So, if you just weigh the cost / benefit, it costs nothing really…the people that you’re going in to meet with or calling 911 for or whatever, that is our job. That’s the doctor’s job. You’re not inconveniencing anyone by going in and advocating for yourself. Whereas on the other hand, if you wait too long you could be potentially inconveniencing yourself, your family, your kids. You could take it as big as you want. In my mind, it’s just so much more responsible to just go get it checked out. I think most people know if you’ve got a nosebleed, try fixing your nose bleed yourself first. But if it’s still there in an hour call someone. I think it’s the same way with a cold or a sore throat. If you’ve got a sore throat, maybe drink some honey tea and get a good night’s sleep and see if it goes away in a day or two, but if it doesn’t then what’s the harm in going in and getting it looked at if you feel like that might be best.


We’re pretty remarkable creatures. I think human beings kind of know. This is a story that’s a little bit…I’m going to tell it to you guys anyway. It’s a little bit off…it’s about my wife. So when we had our first son, Max, we had just gone to the doctor. The doctor had said you’re 36 weeks, 35 weeks into this pregnancy. I think it was 30 weeks into the pregnancy. You’re going to start feeling kind of sick. You’re going to start feeling not so good. That’s totally normal. So, we go home and within a couple days my wife starts feeling kind of sick and not so good and is like I don’t feel so good. I think maybe I need to go see the doctor. I’m like the doctor said this is how you’re going to feel. She was adamant, no, this just doesn’t feel right.


So, my stubborn self was like, are you sure? It’s 9 o’clock at night. Do you want to sleep it off, whatever. She’s like, no, this just doesn’t feel right. So, we go to the emergency room. They run a couple of tests, liver enzymes and things like that. Emergency C-section. My wife is preeclampsia HELLP syndrome, would maybe not have made it through the night had we not gone into the doctor. So, she had to trust herself even though I was sitting there trying to convince her it was probably going to be okay. That’s hard to do. She’s like I trust you but this just doesn’t feel right. Who knows what would have happened if we would have not gone into the hospital.


So, I just think if you’re just starting to feel that in your gut and in your heart that you need to go address something then address it.


Jamie Martin:

That’s really getting to the idea like we really, as individuals, we know our bodies better than anyone else, and if something isn’t feeling right there’s no harm in getting checked out or listening to that intuition, as you said, that gut instinct, which often has a lot to tell us if we’re willing to kind of check in with that. So let’s keep going here. I want to just talk a little bit about…so you started on this road to recovery. You’re trying new supplements. You’re doing different things. How long did it take you to start kind of feeling like I’m actually on the road to recovery, and I can start to kind of reintegrate parts of my healthy lifestyle back in? Did you stop certain things for a while? Like your exercise regimen I’m assuming had to shift for a period of time.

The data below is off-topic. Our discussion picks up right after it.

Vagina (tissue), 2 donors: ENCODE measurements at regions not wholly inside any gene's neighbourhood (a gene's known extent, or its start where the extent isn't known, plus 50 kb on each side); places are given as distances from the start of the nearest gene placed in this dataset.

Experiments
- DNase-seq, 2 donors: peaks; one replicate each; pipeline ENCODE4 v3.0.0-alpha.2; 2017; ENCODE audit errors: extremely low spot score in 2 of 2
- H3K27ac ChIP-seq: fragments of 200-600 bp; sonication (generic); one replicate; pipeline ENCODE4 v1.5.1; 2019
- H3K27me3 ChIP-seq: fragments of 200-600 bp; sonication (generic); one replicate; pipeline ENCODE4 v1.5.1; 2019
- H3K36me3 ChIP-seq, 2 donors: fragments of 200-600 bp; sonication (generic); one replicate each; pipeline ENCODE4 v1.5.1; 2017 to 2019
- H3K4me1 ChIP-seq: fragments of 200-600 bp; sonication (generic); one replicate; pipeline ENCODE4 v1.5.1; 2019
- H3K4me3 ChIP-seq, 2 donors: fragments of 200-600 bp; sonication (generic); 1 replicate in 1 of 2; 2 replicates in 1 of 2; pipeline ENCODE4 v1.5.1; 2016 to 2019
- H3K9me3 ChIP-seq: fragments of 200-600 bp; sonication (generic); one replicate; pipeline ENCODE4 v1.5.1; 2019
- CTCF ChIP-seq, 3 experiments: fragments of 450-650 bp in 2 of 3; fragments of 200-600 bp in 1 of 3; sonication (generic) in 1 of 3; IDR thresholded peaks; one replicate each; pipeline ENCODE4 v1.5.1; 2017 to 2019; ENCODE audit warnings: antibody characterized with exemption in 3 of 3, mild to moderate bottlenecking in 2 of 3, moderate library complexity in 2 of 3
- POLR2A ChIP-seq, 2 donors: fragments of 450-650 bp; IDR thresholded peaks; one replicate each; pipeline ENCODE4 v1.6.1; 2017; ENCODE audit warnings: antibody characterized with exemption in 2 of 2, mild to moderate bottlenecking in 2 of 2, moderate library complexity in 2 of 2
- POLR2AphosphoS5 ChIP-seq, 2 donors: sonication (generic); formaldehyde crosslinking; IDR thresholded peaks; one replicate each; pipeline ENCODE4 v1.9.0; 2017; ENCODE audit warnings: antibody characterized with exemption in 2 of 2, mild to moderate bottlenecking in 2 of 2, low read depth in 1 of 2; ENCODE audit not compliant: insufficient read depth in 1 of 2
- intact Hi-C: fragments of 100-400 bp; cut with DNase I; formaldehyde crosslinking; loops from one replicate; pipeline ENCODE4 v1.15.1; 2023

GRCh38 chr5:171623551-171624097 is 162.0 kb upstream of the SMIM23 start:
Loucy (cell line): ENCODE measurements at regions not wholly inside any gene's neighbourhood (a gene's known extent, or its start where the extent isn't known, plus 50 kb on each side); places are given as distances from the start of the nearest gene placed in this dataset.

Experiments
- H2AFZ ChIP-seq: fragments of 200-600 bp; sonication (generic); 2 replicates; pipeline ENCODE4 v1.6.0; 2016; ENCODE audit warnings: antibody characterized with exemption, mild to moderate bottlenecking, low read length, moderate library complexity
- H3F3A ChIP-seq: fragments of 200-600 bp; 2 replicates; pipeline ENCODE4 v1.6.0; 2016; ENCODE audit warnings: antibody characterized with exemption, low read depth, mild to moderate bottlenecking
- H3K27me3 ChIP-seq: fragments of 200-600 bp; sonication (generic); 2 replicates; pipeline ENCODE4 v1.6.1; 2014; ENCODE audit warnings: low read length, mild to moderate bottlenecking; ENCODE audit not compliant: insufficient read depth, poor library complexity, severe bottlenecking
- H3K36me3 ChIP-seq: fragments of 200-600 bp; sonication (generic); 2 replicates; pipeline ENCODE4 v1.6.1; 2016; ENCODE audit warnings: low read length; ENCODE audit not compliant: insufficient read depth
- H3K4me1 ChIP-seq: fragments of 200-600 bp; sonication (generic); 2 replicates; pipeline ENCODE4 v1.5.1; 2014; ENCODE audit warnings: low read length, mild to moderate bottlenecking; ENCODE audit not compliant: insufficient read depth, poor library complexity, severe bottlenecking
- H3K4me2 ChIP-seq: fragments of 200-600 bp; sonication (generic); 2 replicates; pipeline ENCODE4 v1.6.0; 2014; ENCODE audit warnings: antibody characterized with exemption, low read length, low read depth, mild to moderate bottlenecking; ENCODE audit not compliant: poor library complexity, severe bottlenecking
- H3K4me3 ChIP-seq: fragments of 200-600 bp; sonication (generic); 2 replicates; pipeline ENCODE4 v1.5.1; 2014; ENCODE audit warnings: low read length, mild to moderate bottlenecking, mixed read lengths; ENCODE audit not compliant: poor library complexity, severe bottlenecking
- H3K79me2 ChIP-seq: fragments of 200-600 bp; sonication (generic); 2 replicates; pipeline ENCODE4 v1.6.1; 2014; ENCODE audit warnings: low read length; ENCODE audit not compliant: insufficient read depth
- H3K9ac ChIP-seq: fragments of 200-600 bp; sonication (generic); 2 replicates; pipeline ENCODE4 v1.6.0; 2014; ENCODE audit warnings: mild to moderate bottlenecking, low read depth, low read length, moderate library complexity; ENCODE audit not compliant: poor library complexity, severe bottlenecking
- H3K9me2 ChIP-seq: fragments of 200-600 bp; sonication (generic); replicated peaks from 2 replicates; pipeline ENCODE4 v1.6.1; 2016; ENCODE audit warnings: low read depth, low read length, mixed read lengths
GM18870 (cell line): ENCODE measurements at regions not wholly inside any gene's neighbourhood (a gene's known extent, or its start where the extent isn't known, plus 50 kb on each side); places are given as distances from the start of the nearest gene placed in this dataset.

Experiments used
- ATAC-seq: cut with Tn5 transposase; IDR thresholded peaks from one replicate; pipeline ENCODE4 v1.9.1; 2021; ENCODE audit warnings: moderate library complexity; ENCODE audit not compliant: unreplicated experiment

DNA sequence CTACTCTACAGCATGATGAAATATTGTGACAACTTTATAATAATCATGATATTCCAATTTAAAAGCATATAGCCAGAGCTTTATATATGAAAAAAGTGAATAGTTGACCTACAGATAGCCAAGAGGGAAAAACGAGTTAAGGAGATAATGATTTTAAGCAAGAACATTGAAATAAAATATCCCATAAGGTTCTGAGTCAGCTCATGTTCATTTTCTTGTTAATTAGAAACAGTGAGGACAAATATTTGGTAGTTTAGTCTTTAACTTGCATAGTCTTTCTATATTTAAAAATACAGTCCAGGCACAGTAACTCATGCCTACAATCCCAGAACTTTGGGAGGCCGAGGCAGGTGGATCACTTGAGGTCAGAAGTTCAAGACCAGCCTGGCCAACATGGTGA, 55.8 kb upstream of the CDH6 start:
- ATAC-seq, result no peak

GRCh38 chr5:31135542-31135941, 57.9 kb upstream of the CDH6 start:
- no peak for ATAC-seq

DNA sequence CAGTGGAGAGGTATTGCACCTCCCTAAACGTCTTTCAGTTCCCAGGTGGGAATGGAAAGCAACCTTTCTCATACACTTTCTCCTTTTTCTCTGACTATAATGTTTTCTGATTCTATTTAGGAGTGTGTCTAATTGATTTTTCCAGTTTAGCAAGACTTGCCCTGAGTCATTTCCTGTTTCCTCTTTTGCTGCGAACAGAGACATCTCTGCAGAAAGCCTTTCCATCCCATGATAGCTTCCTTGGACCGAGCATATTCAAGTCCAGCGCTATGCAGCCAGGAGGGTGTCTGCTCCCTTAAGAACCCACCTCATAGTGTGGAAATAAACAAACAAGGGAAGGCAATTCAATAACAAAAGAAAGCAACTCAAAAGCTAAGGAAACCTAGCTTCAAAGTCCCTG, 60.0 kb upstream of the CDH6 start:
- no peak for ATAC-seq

Ryan Sutter:

Yeah. Like I said, it’s still ongoing. There are period of my life where I’m like I’m finally through this and then something comes up and like I said, I’ll have these giant inflammatory markers and I have to readdress things. The biggest keys for me were sleep. Obviously, in my line of work sleep deprivation is a big deal, but I just paid really close attention to making sure I was getting as much sleep as I could when I could, so sleep was huge.


I cut out processed foods. I cut out simple sugars and carbohydrates. I cut out gluten. I started eating a lot more fruits and vegetables, clean meats. Just dietary lifestyle changes. Not anything I would call a diet. I wasn’t on a Keto diet. I wasn’t on a Mediterranean diet or an anti-inflammatory diet. I was just on a healthy…I just ate healthy foods.


My exercise had to adjust from pedal to the metal every day of my life to maybe some days I could go for a two- or three-hour bike ride and maybe somedays I had to go for a 20-minute walk with the dog. I just had to sort of gauge that. I still do. You just kind of have to pay attention to recovery. When you’re in your 20s or even 30s, recovery for me was not that big of a deal, thank goodness the athletic world is paying more attention to it now. It was always just about go as hard as you can all the time and that’s how you get bigger and faster and stronger. It turns out that’s not necessarily the case. As you get older, it becomes more and more important to pay attention to recovery.


We got an infrared sauna, which I’ll use three times a week at least. That has been awesome. I added breath work. I tried journaling for a while. I wasn’t able to make that stick. That’s another thing that people need to be aware of is you’ll get a lot of suggestions. They may work. Journaling I feel like did actually help me feel better initially but the it became a source of stress in my life. Oh, shoot, I haven’t done my journal. I need to do that. You can’t do it all. So find the things you can do that you can incorporate into your life. Maybe not all of it at once, add little things here and there that you can do, especially the simple things like diet and breath work and relaxation and sleep.